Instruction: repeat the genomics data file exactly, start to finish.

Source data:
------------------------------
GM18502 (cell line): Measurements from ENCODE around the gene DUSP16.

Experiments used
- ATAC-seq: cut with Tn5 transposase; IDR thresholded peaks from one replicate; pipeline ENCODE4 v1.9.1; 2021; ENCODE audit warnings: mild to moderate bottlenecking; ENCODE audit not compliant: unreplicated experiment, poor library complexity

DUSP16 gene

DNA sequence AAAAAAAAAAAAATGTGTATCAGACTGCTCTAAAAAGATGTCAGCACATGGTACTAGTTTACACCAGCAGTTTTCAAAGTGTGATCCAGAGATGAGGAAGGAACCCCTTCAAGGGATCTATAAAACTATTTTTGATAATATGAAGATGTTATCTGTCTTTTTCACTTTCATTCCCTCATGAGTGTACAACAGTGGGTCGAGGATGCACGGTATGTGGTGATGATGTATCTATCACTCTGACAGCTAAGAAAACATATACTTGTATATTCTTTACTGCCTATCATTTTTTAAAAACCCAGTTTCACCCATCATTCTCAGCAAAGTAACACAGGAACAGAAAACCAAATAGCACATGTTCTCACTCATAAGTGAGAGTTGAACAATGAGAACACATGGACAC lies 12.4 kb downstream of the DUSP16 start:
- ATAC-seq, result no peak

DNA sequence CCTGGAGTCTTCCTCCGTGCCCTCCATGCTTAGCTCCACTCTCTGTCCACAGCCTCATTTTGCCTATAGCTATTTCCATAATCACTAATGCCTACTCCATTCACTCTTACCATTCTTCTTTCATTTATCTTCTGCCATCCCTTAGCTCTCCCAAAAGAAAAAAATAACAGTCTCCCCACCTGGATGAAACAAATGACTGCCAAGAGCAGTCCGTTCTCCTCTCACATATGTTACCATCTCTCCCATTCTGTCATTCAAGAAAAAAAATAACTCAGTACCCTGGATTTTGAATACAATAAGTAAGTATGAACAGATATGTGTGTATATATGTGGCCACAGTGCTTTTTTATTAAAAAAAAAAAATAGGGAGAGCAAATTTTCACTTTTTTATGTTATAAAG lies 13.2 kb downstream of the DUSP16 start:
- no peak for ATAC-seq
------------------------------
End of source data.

GM18502 (cell line): Measurements from ENCODE around the gene DUSP16.

Experiments used
- ATAC-seq: cut with Tn5 transposase; IDR thresholded peaks from one replicate; pipeline ENCODE4 v1.9.1; 2021; ENCODE audit warnings: mild to moderate bottlenecking; ENCODE audit not compliant: unreplicated experiment, poor library complexity

DUSP16 gene

DNA sequence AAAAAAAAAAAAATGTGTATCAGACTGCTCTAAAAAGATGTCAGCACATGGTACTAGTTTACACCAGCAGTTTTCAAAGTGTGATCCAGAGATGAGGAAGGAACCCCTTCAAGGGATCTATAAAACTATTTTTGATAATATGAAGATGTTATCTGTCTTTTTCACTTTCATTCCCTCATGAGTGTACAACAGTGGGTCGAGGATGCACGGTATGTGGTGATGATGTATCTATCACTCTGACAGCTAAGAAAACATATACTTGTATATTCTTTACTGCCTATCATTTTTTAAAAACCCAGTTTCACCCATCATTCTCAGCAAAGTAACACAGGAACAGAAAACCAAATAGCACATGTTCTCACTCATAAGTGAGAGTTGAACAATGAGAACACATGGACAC lies 12.4 kb downstream of the DUSP16 start:
- ATAC-seq, result no peak

DNA sequence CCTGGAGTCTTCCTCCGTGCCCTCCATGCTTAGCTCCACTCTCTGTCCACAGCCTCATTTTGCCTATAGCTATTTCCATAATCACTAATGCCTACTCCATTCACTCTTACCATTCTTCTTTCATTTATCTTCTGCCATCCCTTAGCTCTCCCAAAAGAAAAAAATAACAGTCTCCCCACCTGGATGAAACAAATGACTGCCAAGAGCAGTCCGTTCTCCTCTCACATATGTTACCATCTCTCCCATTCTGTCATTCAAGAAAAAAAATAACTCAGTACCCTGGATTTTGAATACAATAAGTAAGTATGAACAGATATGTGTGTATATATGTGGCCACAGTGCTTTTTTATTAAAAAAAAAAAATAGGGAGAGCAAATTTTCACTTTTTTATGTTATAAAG lies 13.2 kb downstream of the DUSP16 start:
- no peak for ATAC-seq